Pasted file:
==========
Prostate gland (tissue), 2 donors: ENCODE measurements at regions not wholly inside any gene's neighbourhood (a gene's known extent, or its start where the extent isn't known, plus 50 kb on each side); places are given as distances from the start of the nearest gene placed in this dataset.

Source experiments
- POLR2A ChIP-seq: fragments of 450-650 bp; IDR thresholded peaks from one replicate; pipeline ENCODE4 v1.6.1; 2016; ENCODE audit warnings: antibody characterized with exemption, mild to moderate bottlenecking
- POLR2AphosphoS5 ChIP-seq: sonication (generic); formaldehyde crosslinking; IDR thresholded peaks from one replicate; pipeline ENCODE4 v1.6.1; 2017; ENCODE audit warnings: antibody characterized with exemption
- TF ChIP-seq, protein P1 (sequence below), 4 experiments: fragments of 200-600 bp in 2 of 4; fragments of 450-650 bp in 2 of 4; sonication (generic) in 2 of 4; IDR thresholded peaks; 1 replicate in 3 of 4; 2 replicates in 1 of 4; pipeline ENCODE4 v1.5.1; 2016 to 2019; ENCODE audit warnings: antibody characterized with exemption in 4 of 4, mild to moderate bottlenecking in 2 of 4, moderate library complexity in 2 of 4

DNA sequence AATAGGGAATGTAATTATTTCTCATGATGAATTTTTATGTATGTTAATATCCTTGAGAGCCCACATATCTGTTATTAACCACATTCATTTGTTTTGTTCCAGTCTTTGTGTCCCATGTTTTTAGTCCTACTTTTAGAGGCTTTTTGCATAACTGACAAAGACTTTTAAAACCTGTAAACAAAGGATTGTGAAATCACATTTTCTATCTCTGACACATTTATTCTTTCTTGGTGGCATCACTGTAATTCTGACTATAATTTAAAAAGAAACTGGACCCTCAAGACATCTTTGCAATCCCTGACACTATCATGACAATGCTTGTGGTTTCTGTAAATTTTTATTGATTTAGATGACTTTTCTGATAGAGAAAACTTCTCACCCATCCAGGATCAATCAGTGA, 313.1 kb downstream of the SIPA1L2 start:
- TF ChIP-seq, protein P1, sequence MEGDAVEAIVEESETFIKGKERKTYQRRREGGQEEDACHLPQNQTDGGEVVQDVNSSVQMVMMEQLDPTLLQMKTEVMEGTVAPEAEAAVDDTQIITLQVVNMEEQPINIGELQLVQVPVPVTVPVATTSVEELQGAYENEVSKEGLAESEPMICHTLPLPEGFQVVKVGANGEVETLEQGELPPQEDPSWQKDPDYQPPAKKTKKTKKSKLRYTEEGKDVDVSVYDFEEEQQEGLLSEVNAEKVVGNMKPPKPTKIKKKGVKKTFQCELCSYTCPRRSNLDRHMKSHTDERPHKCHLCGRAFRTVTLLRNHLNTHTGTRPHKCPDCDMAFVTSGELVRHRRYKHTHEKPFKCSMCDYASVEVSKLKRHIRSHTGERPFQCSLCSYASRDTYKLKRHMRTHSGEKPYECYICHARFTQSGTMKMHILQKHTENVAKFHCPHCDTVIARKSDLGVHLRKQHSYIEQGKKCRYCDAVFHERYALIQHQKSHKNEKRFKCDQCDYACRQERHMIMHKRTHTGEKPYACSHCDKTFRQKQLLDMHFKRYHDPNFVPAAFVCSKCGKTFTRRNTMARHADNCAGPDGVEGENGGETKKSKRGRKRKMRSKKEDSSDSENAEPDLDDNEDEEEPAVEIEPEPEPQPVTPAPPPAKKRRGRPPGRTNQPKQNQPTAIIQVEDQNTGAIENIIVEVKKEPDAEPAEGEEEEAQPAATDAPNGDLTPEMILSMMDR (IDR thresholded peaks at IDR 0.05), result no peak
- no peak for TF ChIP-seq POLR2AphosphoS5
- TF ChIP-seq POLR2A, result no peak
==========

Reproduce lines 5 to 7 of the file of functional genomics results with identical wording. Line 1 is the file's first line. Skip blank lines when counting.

- TF ChIP-seq, protein P1 (sequence below), 4 experiments: fragments of 200-600 bp in 2 of 4; fragments of 450-650 bp in 2 of 4; sonication (generic) in 2 of 4; IDR thresholded peaks; 1 replicate in 3 of 4; 2 replicates in 1 of 4; pipeline ENCODE4 v1.5.1; 2016 to 2019; ENCODE audit warnings: antibody characterized with exemption in 4 of 4, mild to moderate bottlenecking in 2 of 4, moderate library complexity in 2 of 4

DNA sequence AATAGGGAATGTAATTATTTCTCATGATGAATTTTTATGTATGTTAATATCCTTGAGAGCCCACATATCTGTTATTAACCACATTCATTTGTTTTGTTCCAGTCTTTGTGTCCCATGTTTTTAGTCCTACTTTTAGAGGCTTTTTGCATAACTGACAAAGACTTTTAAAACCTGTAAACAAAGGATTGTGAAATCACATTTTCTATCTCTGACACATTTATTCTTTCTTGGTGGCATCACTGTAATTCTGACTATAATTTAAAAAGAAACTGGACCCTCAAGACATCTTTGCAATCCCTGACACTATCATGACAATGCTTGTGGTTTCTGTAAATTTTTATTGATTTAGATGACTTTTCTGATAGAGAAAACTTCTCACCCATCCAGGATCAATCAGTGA, 313.1 kb downstream of the SIPA1L2 start:
- TF ChIP-seq, protein P1, sequence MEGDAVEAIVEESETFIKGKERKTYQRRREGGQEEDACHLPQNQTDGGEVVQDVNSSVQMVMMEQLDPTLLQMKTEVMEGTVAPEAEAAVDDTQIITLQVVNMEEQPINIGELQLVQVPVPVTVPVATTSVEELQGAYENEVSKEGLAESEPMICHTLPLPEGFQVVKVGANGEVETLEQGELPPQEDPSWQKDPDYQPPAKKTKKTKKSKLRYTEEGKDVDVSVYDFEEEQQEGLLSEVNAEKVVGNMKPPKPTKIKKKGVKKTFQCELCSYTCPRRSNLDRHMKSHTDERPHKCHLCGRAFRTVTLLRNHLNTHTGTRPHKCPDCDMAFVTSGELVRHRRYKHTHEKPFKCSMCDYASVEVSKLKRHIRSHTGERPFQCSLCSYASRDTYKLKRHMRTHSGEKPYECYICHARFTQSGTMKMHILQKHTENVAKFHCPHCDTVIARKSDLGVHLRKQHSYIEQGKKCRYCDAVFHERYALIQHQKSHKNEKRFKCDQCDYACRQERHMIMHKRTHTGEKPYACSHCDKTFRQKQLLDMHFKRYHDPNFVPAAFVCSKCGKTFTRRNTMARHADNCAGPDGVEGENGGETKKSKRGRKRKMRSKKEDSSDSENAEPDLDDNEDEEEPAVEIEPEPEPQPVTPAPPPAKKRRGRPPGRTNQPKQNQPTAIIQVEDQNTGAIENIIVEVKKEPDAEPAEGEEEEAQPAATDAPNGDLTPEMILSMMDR (IDR thresholded peaks at IDR 0.05), result no peak